In the course of enquiry under Section 176 Cr. P.C. the statement of Mala Ram, PW.3 was also recorded in which he stated that he was in his field when the fire broke out in the village.

He rushed to the place of occurrence where many villagers had assembled. The appellants put off the fire but the wife of Sadhu Ram and his daughter were burnt to death. On inquiry, he came to learn that at about 2-2.30 a.m. while they were sleeping in the house a fire broke out all of a sudden, the cause of which was not known. He further stated that Sadhu Ram was married to Rukma 3-4 years ago. He had not noticed any differences between Sadhu Ram and his wife Rukma.

The above statement of Mala Ram (Ext. D-1) recorded by PW.10 ASI R.C. Sharma disclosed the version which supports the case of death by burning in an accidental fire. R.C. Sharma, ASI, PW.10 has stated that he was posted as A.S.I. at Police Station Nimkathana on 22nd November, 1996. According to this witness the written report Ex. P-9 was given to him by Jagdish at 4.00 a.m.

Earlier he had left for the place of occurrence between 3.00 and 3.30 a.m. on telephonic information regarding the occurrence. At the place of occurrence he had also recorded the statement of Mala Ram, Ext. D-1 between 5.00 a.m. and 2.00 p.m. The statement was read over to Mala Ram and finding it to be correct he had signed the same. From the evidence of this witness it also appears that the bodies were badly burnt and the post mortem examination of the dead bodies was conducted at the place of the incident itself.

The post mortem examination of the dead bodies was conducted by Dr. M.C. Sharma at about 1.00 p.m. on the same day.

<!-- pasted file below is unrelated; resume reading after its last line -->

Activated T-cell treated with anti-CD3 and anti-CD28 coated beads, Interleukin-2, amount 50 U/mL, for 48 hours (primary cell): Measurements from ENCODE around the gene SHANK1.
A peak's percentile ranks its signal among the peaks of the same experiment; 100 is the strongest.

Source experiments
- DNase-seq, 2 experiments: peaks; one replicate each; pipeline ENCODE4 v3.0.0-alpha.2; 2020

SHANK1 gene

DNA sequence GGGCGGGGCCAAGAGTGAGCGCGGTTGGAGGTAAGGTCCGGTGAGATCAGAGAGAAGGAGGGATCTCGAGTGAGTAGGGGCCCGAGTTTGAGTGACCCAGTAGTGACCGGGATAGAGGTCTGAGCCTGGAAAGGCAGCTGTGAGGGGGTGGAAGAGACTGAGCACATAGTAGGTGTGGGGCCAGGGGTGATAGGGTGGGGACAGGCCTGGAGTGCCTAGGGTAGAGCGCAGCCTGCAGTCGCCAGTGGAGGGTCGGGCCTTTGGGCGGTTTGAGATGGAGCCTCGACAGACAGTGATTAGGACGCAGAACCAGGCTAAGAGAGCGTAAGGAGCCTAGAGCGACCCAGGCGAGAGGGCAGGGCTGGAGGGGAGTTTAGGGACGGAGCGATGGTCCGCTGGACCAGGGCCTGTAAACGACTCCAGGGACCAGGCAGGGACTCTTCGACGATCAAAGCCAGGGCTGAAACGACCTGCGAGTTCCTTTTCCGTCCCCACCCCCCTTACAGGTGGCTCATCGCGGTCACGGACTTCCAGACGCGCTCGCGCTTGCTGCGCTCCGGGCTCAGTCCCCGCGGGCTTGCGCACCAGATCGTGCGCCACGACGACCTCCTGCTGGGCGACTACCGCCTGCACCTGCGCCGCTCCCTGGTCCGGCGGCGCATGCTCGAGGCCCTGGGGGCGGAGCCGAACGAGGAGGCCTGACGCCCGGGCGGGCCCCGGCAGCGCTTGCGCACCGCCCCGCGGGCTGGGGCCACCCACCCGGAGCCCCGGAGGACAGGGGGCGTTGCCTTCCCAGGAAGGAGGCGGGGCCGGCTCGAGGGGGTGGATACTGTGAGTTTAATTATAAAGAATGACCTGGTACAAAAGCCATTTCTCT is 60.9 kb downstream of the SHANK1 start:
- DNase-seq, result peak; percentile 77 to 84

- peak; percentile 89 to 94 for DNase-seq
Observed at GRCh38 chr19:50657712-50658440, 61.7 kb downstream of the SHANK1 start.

According to Dr. Sharma the cause of death was suffocation due to burns. The burns were ante mortem in nature and all the burn wounds were sufficient to cause death in the ordinary course of nature. It is worth noticing that the medical board consisted of three doctors who conducted the post mortem examination. Dr. Sharma also deposed that they noticed the presence of sooty carbon particles in larynx, trachea, pharynx and oseophagus, which indicated that the deceased were burnt alive. The marks of burning of skin were ante mortem. The post mortem reports are Exts. P-14 and P-15, which fully support the evidence of Dr. Sharma, PW.11.

The medical evidence, therefore, is to the effect that the deceased were burnt alive and the burn injuries were ante mortem in nature.

It appears, in the enquiry which was being conducted under Section 176 of the Code of Criminal Procedure, PW.14 Sub Inspector Gokul Singh again recorded the statement of Mala Ram, P.W. 3 at 6.30 p.m.. The said statement has been marked as Ex. P- 4. In this statement Mala Ram gave a different version of the occurrence. According to him at about 1.00 a.m. on the night of occurrence he was sleeping in his house when appellant Jagdish came to him and asked him to accompany him to his house as the wife of his son Sadhu Ram was not opening the door. He went with Jagdish first to the house of Narain and then to the house of Mohan. Narain (since acquitted) is a brother of Jagdish. He then came to the house of Jagdish alongwith them and found that the door was closed. Narain knocked at the door asking Rukma (deceased) to open the door but the door was not opened.